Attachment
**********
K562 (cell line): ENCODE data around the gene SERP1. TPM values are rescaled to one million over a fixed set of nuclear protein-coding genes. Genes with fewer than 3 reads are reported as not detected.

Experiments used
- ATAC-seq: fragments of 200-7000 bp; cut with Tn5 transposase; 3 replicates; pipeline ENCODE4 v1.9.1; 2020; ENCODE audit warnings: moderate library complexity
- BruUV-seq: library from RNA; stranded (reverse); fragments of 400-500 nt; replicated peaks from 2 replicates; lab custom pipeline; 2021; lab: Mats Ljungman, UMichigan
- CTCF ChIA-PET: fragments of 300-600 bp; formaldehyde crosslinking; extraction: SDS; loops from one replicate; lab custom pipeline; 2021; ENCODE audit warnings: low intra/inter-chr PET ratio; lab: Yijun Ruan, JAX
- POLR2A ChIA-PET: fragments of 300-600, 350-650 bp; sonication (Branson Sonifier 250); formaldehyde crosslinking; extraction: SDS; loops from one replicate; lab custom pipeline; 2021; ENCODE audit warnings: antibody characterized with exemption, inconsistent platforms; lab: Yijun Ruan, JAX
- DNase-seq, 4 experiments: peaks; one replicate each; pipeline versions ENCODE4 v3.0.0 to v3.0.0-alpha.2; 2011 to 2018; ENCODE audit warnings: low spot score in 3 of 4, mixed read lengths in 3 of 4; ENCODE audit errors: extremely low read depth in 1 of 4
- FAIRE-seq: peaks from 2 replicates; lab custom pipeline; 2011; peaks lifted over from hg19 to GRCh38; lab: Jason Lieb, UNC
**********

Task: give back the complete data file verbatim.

K562 (cell line): ENCODE data around the gene SERP1. TPM values are rescaled to one million over a fixed set of nuclear protein-coding genes. Genes with fewer than 3 reads are reported as not detected.

Experiments used
- ATAC-seq: fragments of 200-7000 bp; cut with Tn5 transposase; 3 replicates; pipeline ENCODE4 v1.9.1; 2020; ENCODE audit warnings: moderate library complexity
- BruUV-seq: library from RNA; stranded (reverse); fragments of 400-500 nt; replicated peaks from 2 replicates; lab custom pipeline; 2021; lab: Mats Ljungman, UMichigan
- CTCF ChIA-PET: fragments of 300-600 bp; formaldehyde crosslinking; extraction: SDS; loops from one replicate; lab custom pipeline; 2021; ENCODE audit warnings: low intra/inter-chr PET ratio; lab: Yijun Ruan, JAX
- POLR2A ChIA-PET: fragments of 300-600, 350-650 bp; sonication (Branson Sonifier 250); formaldehyde crosslinking; extraction: SDS; loops from one replicate; lab custom pipeline; 2021; ENCODE audit warnings: antibody characterized with exemption, inconsistent platforms; lab: Yijun Ruan, JAX
- DNase-seq, 4 experiments: peaks; one replicate each; pipeline versions ENCODE4 v3.0.0 to v3.0.0-alpha.2; 2011 to 2018; ENCODE audit warnings: low spot score in 3 of 4, mixed read lengths in 3 of 4; ENCODE audit errors: extremely low read depth in 1 of 4
- FAIRE-seq: peaks from 2 replicates; lab custom pipeline; 2011; peaks lifted over from hg19 to GRCh38; lab: Jason Lieb, UNC